Chromaticity-matched but spectrally different light source effects on simple and complex color judgments

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Journal titleColor Research and Application
Pages263274; # of pages: 12
SubjectColor rendering properties; Different lights; illuminants; Printed images; Source effects; Spectral power distribution; Color image processing; Color vision; Light sources; Quartz; Light emitting diodes
AbstractAs light-emitting diode (LED) light sources mature, lighting designers will be able to deliver white light with a variety of spectral power distributions and a variety of color rendering properties. This experiment examined the effects of three spectral power distributions (SPDs) that were matched in illuminance and chromaticity on three measures of color perception: one objective (performance on the Farnsworth-Munsell 100 hue test) and two subjective (judgments of the attractiveness of one's own skin, and preferences for the saturation of printed images). The three SPDs were a quartz-halogen (QH) lamp and two LED sources that were matched to the QH lamp in terms of both illuminance and chromaticity; the three light sources were nominally CCT = 3500 K, x = 0.40, y = 0.39 and ∼ 400 lx. LED A used three channels (red, green, blue), and had very poor color rendering (Ra = 18). LED B used four channels (red, amber, cyan, white) and had very good color rendering (R a = 96, whereas the QH had Ra = 98). Secondary hypotheses addressed the effects of age and skin and eye color on the dependent measures. As expected, LED A delivered very different color perceptions on all measures when compared to QH; LED B did not differ from QH. The results show that it is possible for LED sources to match the familiar incandescent sources. However, although it is possible to deliver what appear to be millions of colors with a three-chip (RGB) device, there is the risk of creating a very poor luminous environment. © 2013 National Research Council Canada and Wiley Periodicals, Inc.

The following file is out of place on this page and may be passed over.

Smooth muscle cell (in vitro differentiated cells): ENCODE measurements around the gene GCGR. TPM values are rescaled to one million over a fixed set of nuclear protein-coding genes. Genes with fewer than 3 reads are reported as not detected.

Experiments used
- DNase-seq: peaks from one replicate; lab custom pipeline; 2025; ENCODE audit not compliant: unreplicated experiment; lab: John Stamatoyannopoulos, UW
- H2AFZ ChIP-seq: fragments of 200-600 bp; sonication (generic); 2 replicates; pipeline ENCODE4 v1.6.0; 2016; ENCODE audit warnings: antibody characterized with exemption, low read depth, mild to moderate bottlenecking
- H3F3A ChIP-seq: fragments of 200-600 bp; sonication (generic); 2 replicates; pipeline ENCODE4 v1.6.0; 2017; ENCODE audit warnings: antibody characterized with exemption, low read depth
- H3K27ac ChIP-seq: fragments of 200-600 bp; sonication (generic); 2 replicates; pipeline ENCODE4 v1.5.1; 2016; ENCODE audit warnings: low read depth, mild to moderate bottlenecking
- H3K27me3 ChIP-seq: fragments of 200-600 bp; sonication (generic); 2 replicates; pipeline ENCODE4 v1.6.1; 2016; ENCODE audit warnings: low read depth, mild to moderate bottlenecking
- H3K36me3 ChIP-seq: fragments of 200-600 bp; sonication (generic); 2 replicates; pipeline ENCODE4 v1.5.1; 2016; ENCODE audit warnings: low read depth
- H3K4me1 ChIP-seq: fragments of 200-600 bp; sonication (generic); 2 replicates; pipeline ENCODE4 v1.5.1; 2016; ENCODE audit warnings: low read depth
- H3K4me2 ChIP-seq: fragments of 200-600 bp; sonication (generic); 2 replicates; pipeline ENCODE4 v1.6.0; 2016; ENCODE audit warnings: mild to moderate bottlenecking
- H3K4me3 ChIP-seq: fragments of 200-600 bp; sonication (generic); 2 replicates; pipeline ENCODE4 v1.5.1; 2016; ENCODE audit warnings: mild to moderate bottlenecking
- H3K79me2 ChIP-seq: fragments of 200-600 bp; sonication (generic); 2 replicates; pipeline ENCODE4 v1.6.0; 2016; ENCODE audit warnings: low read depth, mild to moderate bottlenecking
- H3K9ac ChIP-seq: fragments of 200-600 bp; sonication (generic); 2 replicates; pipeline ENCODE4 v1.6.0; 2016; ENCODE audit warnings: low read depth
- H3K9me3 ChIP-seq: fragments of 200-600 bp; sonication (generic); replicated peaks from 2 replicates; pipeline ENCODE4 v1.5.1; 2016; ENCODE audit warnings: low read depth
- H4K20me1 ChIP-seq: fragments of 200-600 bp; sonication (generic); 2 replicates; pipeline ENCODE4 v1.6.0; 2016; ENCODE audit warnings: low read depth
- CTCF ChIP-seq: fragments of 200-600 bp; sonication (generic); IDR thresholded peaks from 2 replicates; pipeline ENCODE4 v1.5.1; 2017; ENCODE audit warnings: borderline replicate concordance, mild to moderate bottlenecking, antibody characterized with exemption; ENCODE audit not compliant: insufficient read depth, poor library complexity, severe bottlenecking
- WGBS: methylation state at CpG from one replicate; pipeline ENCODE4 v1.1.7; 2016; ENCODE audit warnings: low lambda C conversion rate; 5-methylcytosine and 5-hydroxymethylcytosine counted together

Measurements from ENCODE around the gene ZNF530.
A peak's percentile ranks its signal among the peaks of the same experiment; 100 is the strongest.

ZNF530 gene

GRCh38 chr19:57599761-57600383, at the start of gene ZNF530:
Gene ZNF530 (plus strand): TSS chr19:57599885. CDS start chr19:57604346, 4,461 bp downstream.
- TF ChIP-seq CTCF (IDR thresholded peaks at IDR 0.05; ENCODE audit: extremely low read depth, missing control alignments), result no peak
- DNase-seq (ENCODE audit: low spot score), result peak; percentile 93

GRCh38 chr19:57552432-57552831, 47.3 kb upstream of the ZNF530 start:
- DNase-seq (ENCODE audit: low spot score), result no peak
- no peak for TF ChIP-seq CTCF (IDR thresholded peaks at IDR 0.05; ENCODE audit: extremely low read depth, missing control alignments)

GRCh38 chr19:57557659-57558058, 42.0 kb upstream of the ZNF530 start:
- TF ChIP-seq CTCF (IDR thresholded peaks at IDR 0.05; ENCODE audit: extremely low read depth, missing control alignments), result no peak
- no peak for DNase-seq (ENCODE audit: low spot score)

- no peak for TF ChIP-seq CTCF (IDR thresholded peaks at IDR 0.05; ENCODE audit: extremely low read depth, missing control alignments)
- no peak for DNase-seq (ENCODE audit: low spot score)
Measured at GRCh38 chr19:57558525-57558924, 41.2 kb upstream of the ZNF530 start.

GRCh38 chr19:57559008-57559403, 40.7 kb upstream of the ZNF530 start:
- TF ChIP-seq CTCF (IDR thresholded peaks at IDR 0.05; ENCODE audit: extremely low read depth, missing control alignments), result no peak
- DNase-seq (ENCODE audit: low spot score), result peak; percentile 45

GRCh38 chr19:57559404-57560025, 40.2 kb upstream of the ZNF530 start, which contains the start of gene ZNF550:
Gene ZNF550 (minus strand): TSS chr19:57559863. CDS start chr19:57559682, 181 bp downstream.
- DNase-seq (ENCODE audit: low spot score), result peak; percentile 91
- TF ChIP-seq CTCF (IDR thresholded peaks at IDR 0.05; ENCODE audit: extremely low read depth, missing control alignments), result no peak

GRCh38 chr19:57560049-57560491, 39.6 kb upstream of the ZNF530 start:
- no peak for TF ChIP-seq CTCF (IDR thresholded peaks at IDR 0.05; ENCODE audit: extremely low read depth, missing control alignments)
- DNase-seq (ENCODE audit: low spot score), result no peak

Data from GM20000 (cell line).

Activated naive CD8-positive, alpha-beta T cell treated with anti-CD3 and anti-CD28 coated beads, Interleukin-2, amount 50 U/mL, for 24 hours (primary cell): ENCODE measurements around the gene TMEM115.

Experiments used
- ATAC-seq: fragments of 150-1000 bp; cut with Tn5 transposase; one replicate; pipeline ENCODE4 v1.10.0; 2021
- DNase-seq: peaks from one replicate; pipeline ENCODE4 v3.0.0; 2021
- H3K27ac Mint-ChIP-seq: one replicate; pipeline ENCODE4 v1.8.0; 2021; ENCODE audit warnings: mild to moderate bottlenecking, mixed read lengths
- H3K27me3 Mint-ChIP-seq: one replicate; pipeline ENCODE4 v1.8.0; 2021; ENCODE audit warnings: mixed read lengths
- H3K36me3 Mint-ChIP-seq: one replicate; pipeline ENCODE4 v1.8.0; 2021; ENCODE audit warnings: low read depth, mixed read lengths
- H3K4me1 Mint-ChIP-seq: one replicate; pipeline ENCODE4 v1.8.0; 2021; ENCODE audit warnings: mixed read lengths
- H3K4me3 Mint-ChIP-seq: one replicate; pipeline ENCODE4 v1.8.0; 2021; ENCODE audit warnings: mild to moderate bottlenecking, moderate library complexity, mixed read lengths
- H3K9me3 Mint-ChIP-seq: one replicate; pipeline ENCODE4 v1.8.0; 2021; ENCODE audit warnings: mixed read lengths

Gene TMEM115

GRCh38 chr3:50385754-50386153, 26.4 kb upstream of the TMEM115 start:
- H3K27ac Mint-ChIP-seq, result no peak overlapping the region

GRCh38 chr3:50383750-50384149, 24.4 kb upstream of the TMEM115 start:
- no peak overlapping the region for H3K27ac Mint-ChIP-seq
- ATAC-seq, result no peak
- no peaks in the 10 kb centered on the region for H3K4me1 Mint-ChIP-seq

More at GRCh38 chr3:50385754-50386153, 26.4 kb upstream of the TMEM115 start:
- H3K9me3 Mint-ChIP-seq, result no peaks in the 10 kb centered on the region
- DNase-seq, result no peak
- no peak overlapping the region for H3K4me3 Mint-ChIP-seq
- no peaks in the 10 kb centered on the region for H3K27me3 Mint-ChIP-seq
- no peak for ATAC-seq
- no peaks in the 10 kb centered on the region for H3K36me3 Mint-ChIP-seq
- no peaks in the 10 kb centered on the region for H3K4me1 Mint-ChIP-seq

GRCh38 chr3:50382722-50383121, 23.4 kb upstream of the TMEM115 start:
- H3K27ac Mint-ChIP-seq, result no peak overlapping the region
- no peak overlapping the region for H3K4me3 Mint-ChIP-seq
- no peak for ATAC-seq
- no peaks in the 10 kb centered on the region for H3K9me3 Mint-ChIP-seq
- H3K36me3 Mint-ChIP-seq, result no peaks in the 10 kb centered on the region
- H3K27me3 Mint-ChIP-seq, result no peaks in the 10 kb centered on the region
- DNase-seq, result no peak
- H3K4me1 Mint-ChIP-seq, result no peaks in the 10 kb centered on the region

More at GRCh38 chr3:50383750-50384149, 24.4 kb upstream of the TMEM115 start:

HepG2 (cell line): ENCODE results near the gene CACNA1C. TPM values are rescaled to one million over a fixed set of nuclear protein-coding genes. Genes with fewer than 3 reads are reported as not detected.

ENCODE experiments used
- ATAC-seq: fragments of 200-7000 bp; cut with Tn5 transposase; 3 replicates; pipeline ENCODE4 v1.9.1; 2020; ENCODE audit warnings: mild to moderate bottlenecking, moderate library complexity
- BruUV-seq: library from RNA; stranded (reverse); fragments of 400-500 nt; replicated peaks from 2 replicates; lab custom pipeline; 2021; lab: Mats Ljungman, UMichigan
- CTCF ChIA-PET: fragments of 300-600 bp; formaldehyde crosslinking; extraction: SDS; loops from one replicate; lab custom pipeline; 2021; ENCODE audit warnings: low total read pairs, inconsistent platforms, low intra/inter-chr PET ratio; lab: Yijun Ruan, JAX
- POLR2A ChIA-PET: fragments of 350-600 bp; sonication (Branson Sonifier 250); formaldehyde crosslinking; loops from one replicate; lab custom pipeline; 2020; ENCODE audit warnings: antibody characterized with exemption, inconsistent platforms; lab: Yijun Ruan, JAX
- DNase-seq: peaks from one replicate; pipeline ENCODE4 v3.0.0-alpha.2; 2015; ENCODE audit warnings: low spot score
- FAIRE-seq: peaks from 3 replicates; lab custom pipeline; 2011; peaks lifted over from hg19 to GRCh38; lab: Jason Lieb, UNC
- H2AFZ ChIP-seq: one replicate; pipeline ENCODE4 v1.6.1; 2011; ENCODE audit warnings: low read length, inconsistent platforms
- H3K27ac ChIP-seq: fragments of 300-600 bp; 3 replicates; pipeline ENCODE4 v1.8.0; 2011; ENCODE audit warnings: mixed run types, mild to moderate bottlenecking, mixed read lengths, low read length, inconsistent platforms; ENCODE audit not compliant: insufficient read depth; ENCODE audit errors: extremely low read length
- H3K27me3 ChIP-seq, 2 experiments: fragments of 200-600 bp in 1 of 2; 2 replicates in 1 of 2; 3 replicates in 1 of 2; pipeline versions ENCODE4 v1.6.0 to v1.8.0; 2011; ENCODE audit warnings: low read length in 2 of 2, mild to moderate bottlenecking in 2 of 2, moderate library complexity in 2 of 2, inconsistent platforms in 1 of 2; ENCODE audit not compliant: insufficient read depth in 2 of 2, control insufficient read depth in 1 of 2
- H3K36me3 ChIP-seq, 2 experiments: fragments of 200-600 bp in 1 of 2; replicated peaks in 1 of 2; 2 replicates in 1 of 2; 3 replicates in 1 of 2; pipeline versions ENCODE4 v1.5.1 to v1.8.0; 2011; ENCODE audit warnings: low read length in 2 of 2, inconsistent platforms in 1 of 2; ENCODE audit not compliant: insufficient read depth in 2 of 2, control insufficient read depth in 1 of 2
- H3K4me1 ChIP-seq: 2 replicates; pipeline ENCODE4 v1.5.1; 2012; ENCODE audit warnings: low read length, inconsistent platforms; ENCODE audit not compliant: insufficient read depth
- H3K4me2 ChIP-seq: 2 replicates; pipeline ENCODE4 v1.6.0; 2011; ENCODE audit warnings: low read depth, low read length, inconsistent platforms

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AffiliationNational Research Council Canada (NRC-CNRC); Construction (CONST-CONST)
Peer reviewedYes
NRC numberNRC-CONST-55266
NPARC number21272271
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Record identifiere00d419b-a729-44f1-9b06-a28c3e43e332
Record created2014-07-23
Record modified2017-04-06
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